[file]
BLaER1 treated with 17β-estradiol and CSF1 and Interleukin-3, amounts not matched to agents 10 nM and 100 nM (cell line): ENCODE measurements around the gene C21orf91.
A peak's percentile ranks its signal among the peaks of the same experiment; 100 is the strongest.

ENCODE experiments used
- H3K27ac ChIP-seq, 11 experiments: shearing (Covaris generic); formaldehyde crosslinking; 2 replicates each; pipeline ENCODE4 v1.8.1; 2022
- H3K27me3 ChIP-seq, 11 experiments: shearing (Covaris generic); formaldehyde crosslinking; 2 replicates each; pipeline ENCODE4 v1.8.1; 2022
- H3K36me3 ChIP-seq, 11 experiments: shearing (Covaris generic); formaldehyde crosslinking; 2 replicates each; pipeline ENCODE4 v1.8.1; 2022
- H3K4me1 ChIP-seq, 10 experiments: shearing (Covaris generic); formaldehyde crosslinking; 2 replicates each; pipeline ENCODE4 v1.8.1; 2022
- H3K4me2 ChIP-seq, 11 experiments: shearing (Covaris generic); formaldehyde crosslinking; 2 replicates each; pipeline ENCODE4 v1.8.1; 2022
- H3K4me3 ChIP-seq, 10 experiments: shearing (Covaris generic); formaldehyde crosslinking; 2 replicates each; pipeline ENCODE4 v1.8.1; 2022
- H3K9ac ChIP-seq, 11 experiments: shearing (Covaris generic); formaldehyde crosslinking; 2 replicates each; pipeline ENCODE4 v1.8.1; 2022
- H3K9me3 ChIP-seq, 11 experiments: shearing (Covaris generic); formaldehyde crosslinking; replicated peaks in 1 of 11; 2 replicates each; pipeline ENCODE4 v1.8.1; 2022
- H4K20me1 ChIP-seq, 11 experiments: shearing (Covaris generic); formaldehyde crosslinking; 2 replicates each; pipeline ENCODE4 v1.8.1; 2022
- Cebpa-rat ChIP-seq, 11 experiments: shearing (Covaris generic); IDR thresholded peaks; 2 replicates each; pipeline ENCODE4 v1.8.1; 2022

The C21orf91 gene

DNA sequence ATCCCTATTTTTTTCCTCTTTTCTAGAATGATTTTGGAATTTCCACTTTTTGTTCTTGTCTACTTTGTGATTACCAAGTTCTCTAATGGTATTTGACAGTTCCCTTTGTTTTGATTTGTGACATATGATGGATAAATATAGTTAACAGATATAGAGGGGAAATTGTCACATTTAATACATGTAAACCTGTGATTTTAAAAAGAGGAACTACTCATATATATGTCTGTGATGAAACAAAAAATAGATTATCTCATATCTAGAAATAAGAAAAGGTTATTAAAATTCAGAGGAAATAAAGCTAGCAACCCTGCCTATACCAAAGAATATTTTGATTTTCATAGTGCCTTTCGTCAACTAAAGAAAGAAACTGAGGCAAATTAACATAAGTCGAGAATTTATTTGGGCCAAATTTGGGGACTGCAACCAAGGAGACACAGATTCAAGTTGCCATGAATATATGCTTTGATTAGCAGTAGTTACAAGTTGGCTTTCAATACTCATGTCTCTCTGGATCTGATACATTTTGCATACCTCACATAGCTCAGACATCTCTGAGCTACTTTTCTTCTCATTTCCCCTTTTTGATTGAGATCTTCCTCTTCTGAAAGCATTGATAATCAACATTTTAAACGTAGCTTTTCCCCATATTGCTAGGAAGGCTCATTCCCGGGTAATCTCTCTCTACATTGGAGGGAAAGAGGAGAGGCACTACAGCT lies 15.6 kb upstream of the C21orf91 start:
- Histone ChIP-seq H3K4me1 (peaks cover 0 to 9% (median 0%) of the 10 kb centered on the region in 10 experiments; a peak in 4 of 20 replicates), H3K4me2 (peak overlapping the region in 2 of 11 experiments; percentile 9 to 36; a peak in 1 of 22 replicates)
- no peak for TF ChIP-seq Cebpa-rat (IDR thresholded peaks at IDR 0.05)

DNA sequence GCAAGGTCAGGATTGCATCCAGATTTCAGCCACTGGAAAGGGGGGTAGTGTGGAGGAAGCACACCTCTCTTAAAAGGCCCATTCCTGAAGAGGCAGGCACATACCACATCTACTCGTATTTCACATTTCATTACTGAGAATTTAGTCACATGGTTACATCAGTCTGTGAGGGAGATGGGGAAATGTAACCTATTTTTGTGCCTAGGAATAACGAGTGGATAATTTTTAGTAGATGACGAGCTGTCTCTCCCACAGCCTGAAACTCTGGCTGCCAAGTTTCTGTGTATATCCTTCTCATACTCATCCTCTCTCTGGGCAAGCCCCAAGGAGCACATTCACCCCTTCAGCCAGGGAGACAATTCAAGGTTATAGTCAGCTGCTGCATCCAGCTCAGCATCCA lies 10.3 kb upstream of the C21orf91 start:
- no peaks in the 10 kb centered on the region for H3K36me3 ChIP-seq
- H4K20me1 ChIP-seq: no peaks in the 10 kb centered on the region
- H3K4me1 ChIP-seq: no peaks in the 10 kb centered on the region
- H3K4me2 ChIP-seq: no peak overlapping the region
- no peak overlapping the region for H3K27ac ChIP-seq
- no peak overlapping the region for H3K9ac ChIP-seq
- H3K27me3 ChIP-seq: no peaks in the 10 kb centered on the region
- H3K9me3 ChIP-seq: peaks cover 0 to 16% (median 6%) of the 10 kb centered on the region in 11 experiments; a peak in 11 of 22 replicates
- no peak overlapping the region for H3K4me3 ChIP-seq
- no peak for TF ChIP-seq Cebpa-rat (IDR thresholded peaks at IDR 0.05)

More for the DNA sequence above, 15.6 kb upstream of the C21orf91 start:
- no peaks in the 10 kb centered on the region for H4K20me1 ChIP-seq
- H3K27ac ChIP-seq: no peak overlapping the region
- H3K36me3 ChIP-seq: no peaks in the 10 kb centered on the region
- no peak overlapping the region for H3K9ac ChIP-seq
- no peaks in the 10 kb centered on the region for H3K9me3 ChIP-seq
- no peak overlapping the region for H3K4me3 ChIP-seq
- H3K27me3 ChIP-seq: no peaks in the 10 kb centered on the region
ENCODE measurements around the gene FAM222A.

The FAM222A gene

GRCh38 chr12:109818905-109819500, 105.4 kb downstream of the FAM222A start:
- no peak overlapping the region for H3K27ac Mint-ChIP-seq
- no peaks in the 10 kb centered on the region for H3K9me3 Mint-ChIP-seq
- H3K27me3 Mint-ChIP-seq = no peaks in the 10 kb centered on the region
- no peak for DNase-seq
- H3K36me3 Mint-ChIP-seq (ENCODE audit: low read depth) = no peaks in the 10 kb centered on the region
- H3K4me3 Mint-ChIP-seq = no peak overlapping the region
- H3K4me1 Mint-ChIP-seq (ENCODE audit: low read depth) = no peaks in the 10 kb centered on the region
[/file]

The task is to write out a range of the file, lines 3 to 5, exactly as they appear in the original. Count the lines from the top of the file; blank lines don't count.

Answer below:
ENCODE experiments used
- H3K27ac ChIP-seq, 11 experiments: shearing (Covaris generic); formaldehyde crosslinking; 2 replicates each; pipeline ENCODE4 v1.8.1; 2022
- H3K27me3 ChIP-seq, 11 experiments: shearing (Covaris generic); formaldehyde crosslinking; 2 replicates each; pipeline ENCODE4 v1.8.1; 2022